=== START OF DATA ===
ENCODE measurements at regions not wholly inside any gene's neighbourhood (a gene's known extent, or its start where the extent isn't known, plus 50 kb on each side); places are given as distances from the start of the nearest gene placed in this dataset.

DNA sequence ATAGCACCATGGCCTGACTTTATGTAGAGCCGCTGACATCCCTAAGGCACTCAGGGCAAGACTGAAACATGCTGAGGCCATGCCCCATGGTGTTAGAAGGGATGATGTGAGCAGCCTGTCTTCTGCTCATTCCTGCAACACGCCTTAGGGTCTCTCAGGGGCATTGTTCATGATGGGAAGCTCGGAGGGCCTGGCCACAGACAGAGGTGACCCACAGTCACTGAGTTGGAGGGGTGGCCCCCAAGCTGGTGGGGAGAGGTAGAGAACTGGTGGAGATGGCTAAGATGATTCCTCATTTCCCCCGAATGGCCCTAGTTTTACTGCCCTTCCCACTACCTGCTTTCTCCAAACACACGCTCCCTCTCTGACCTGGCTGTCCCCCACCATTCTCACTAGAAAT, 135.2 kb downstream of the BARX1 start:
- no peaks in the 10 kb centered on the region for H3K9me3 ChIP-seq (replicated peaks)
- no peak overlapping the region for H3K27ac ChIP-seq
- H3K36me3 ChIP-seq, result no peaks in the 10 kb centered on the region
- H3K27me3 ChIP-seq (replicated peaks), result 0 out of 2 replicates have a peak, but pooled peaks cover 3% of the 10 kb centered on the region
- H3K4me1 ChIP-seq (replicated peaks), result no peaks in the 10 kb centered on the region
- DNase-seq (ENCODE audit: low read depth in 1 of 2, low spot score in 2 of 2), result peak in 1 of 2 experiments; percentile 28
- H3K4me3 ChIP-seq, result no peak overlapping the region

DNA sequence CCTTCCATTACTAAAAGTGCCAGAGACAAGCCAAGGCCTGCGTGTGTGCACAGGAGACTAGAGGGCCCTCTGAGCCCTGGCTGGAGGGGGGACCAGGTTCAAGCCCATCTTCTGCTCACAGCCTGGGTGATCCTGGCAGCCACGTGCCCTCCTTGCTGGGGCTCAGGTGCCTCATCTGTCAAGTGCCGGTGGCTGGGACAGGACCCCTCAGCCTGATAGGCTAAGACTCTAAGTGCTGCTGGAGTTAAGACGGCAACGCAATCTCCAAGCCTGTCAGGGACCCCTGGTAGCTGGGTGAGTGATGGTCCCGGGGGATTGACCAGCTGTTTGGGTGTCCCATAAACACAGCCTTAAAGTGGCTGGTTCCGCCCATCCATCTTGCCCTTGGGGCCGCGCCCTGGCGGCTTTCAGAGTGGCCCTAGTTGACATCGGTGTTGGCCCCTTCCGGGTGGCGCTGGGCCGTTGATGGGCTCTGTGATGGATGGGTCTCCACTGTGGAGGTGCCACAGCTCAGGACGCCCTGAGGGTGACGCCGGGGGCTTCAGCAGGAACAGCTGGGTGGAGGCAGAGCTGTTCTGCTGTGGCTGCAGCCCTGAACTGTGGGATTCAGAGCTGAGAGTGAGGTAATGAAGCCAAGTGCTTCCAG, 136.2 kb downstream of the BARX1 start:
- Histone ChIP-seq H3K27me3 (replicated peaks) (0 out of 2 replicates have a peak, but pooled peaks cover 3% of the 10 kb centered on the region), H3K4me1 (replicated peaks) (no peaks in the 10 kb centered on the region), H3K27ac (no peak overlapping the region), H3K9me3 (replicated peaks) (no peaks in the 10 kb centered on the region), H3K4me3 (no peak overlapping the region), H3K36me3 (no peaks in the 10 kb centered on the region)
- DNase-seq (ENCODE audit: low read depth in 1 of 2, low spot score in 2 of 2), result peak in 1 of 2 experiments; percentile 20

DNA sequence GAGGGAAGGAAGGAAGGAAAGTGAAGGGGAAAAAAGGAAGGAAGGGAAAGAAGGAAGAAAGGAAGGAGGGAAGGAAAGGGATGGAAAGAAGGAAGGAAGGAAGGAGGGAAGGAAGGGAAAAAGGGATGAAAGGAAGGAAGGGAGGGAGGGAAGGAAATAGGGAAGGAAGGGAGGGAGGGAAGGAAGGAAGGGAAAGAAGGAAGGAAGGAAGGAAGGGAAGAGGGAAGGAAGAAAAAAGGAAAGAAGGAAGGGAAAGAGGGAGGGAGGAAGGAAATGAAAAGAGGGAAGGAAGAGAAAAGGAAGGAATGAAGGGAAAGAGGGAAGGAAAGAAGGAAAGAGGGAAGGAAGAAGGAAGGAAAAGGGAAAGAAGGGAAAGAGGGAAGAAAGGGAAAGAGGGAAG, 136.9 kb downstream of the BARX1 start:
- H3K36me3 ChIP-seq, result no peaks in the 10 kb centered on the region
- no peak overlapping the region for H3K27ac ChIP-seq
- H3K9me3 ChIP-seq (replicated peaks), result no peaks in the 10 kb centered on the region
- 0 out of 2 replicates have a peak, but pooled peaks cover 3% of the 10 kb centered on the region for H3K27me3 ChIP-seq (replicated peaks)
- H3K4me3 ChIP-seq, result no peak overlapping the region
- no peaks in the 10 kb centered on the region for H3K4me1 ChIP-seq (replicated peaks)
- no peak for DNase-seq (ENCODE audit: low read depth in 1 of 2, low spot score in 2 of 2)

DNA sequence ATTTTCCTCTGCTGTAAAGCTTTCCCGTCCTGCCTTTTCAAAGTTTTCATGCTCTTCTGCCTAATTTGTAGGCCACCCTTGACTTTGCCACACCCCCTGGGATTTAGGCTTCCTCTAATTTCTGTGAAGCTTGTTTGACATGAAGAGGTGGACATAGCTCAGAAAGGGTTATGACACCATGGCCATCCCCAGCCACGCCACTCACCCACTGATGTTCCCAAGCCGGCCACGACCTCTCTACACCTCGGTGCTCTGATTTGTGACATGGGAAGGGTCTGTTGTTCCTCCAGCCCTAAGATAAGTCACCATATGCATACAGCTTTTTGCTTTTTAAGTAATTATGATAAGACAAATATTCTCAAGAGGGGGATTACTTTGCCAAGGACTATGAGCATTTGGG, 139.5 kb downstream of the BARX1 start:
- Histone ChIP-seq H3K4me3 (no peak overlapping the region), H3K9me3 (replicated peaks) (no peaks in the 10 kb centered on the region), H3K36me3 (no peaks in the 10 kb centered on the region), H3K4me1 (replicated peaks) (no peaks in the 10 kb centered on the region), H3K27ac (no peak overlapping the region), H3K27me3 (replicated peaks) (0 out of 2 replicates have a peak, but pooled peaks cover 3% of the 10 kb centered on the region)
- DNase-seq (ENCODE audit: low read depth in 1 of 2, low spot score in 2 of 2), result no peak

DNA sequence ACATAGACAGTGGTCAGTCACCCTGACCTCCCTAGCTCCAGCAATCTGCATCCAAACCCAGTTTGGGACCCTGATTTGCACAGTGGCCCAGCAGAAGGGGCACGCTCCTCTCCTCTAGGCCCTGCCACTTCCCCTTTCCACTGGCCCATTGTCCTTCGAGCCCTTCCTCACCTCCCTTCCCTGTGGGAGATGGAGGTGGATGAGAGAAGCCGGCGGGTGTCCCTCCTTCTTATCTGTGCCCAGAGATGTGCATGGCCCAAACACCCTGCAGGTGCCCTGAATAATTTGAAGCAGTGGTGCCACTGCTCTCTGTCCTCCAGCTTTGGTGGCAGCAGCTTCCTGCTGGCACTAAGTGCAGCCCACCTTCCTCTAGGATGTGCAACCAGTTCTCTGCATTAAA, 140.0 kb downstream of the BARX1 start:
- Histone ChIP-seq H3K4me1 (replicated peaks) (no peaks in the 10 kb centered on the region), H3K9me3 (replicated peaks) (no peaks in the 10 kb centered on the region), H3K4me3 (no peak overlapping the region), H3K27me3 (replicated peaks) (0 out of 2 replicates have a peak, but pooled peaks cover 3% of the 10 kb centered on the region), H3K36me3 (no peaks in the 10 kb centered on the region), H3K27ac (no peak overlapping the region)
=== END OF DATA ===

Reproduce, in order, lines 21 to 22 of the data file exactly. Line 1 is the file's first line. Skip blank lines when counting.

DNA sequence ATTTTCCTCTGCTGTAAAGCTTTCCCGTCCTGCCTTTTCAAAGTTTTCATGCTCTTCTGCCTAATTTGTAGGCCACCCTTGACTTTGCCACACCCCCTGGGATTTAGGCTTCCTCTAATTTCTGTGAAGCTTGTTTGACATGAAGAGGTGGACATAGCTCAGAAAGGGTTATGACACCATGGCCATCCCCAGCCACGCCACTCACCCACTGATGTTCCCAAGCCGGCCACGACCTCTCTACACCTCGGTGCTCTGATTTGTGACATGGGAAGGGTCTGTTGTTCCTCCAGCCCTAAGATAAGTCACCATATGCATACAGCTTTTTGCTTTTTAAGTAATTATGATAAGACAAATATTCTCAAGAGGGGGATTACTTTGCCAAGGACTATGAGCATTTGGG, 139.5 kb downstream of the BARX1 start:
- Histone ChIP-seq H3K4me3 (no peak overlapping the region), H3K9me3 (replicated peaks) (no peaks in the 10 kb centered on the region), H3K36me3 (no peaks in the 10 kb centered on the region), H3K4me1 (replicated peaks) (no peaks in the 10 kb centered on the region), H3K27ac (no peak overlapping the region), H3K27me3 (replicated peaks) (0 out of 2 replicates have a peak, but pooled peaks cover 3% of the 10 kb centered on the region)